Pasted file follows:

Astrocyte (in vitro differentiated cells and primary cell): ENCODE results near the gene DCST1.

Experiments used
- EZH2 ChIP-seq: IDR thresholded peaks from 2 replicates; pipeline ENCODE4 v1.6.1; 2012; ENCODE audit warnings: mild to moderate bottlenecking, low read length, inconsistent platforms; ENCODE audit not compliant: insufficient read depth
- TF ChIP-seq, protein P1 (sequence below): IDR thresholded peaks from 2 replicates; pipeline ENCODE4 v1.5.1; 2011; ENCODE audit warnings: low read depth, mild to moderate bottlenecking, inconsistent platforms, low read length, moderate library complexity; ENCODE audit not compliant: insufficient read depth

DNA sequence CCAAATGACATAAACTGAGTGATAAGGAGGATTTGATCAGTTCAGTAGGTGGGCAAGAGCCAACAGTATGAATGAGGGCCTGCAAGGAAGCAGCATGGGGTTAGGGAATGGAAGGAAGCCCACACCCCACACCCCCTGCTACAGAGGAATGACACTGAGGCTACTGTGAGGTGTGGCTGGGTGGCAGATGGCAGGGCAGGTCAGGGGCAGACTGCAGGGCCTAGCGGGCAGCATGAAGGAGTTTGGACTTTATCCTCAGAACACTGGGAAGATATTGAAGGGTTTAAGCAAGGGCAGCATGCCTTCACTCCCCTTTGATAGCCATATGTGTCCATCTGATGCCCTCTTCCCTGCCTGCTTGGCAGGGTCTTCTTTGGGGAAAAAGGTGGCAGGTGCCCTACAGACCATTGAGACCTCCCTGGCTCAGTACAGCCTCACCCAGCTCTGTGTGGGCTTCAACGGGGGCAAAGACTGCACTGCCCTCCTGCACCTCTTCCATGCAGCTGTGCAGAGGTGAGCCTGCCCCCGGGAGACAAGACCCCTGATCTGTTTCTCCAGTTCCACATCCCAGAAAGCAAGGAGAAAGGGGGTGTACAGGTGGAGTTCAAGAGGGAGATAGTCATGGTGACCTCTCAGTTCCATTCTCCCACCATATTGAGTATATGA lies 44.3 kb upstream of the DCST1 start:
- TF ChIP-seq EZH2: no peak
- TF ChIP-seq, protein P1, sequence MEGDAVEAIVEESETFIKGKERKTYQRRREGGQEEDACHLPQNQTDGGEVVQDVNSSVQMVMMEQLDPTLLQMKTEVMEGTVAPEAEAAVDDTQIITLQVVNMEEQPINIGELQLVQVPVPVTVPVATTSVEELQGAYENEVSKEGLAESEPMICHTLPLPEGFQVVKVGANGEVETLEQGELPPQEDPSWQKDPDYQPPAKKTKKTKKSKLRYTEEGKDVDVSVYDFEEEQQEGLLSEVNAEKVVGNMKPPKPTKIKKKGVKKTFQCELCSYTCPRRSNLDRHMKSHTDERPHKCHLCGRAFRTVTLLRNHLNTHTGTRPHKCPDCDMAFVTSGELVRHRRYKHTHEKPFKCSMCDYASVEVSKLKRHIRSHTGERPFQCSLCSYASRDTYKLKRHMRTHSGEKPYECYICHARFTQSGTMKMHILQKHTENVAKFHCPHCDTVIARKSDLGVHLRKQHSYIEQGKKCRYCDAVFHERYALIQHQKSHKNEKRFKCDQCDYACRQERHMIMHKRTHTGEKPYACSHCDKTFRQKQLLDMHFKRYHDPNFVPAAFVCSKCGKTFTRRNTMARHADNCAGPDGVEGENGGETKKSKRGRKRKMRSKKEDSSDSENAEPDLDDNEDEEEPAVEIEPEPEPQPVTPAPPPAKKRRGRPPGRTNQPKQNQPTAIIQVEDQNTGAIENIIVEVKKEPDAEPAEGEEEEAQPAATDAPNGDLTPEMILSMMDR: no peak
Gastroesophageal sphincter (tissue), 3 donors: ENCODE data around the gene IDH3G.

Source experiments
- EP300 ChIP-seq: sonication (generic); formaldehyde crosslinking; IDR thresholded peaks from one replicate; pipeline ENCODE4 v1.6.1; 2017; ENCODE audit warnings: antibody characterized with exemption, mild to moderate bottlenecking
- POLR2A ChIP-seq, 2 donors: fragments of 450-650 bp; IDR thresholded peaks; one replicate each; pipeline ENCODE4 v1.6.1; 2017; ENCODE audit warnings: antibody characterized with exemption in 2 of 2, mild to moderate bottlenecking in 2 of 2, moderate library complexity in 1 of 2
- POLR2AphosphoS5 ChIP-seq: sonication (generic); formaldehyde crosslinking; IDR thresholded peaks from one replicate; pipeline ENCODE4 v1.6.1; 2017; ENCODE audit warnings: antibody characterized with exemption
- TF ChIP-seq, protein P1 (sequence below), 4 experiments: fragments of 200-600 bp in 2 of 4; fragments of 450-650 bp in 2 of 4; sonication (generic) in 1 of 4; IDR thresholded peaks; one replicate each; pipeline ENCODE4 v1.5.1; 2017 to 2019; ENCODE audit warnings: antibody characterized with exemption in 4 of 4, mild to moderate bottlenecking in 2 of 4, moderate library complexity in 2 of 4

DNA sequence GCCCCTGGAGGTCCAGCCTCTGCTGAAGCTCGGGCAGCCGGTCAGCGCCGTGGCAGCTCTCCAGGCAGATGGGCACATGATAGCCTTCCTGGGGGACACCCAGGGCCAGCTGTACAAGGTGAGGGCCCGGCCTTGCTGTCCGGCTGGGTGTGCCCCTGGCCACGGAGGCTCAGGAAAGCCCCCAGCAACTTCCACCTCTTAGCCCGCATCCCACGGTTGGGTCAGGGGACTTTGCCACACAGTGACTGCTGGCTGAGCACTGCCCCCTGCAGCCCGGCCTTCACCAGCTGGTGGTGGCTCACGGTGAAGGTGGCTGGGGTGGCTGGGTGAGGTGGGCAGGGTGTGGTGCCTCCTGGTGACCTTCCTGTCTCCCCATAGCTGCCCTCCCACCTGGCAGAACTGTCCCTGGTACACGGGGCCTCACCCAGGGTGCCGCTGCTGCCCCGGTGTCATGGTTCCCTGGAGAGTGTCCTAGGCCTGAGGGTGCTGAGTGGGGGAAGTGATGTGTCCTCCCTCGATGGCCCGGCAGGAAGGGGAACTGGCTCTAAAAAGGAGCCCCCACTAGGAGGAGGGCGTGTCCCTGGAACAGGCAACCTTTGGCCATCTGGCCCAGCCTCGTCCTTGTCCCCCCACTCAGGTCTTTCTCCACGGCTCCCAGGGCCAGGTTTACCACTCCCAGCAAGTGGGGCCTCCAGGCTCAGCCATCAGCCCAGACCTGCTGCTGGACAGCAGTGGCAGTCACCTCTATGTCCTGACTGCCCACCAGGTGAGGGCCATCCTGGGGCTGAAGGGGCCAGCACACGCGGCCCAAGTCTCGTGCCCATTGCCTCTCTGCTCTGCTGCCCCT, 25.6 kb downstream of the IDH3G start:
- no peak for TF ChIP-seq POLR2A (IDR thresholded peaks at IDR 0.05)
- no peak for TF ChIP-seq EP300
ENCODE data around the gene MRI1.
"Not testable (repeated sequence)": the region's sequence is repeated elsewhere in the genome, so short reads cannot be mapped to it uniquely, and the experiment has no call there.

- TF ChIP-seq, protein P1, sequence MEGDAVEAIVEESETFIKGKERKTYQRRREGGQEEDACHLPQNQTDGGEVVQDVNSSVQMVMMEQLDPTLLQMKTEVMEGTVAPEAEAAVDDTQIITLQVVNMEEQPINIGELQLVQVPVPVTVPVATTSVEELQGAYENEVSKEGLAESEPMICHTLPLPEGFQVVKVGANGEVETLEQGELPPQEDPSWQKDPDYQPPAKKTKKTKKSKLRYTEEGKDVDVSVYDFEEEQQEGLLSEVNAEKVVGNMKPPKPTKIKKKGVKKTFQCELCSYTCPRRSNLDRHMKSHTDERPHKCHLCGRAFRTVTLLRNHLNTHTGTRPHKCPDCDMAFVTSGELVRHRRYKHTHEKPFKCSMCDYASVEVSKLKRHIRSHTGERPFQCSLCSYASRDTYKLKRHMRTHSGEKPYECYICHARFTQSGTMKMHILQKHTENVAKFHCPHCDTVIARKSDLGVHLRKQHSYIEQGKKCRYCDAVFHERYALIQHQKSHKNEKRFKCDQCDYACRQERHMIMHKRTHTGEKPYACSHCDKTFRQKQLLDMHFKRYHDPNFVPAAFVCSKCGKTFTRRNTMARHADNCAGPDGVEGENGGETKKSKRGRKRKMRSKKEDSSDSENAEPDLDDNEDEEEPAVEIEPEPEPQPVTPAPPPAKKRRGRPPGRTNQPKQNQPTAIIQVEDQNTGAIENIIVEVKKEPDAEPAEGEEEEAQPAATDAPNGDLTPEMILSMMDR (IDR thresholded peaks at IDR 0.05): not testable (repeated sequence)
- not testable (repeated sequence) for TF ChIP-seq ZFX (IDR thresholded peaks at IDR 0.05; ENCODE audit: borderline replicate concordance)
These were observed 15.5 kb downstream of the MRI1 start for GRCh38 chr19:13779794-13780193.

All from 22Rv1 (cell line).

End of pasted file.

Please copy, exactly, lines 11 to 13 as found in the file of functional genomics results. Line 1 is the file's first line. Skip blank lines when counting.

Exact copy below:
- POLR2A ChIP-seq, 2 donors: fragments of 450-650 bp; IDR thresholded peaks; one replicate each; pipeline ENCODE4 v1.6.1; 2017; ENCODE audit warnings: antibody characterized with exemption in 2 of 2, mild to moderate bottlenecking in 2 of 2, moderate library complexity in 1 of 2
- POLR2AphosphoS5 ChIP-seq: sonication (generic); formaldehyde crosslinking; IDR thresholded peaks from one replicate; pipeline ENCODE4 v1.6.1; 2017; ENCODE audit warnings: antibody characterized with exemption
- TF ChIP-seq, protein P1 (sequence below), 4 experiments: fragments of 200-600 bp in 2 of 4; fragments of 450-650 bp in 2 of 4; sonication (generic) in 1 of 4; IDR thresholded peaks; one replicate each; pipeline ENCODE4 v1.5.1; 2017 to 2019; ENCODE audit warnings: antibody characterized with exemption in 4 of 4, mild to moderate bottlenecking in 2 of 4, moderate library complexity in 2 of 4